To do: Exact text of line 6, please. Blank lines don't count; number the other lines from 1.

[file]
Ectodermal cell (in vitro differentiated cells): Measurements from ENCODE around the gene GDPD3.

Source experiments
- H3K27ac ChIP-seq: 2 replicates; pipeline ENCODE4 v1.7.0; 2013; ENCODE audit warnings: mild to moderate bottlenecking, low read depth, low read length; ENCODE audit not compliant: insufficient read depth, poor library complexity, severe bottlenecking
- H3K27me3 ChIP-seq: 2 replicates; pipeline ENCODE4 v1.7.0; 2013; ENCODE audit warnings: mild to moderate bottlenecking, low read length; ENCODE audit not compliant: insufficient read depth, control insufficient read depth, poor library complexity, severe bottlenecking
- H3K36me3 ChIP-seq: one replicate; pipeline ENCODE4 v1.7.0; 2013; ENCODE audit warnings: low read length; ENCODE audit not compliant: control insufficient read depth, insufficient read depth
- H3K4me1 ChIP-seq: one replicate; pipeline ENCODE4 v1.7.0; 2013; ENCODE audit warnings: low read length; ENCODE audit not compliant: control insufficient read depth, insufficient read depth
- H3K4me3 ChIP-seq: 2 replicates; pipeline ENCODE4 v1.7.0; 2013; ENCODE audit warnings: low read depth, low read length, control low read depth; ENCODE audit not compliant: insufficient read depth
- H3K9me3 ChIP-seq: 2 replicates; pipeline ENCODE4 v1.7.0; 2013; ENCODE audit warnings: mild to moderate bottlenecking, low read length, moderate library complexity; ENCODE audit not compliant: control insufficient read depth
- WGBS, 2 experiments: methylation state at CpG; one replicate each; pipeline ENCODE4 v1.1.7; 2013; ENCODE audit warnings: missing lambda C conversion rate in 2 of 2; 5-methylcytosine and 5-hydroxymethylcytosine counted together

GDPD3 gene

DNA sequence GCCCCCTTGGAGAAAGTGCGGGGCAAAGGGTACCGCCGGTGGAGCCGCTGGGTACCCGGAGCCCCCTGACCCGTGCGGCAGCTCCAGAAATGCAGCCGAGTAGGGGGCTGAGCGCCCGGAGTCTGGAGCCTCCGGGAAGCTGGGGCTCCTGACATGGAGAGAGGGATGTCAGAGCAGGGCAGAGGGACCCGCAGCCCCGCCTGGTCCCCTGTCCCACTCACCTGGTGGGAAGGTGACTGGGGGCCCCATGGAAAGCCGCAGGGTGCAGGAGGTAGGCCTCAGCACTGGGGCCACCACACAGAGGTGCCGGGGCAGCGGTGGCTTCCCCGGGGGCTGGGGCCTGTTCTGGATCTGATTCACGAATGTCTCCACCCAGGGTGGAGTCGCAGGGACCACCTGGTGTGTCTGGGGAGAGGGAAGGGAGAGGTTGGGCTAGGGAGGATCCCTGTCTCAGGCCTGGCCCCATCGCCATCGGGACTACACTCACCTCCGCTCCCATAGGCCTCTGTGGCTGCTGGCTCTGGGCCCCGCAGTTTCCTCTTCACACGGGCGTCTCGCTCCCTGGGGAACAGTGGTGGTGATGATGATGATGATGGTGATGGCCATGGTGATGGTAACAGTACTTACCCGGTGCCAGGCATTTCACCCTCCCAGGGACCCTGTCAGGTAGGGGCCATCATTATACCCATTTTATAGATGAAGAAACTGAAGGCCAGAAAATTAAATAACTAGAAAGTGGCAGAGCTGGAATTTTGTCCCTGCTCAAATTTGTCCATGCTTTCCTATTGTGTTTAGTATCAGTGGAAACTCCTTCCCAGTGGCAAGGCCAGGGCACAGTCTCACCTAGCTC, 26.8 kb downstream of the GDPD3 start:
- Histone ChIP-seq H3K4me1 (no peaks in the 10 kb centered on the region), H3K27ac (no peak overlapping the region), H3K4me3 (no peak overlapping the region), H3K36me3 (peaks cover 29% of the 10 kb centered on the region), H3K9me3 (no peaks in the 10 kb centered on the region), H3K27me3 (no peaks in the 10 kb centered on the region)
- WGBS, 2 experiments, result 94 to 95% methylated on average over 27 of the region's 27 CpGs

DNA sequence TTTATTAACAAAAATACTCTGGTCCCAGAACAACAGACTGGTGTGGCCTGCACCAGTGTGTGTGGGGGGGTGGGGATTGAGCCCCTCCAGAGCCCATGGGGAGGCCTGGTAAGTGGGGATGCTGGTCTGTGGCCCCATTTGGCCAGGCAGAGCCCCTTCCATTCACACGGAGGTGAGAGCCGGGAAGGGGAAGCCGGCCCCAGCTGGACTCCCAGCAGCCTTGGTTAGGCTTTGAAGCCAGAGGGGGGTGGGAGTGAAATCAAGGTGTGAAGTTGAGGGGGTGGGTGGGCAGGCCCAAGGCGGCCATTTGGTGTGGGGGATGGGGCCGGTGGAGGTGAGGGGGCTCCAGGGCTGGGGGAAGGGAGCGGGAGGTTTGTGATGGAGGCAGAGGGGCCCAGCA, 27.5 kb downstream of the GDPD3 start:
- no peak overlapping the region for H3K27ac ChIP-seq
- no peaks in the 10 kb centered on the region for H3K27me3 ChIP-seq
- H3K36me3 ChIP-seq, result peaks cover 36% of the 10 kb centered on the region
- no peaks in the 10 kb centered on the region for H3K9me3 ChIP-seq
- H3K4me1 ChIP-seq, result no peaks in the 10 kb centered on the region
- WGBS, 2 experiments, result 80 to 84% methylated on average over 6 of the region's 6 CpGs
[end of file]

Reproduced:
- H3K4me1 ChIP-seq: one replicate; pipeline ENCODE4 v1.7.0; 2013; ENCODE audit warnings: low read length; ENCODE audit not compliant: control insufficient read depth, insufficient read depth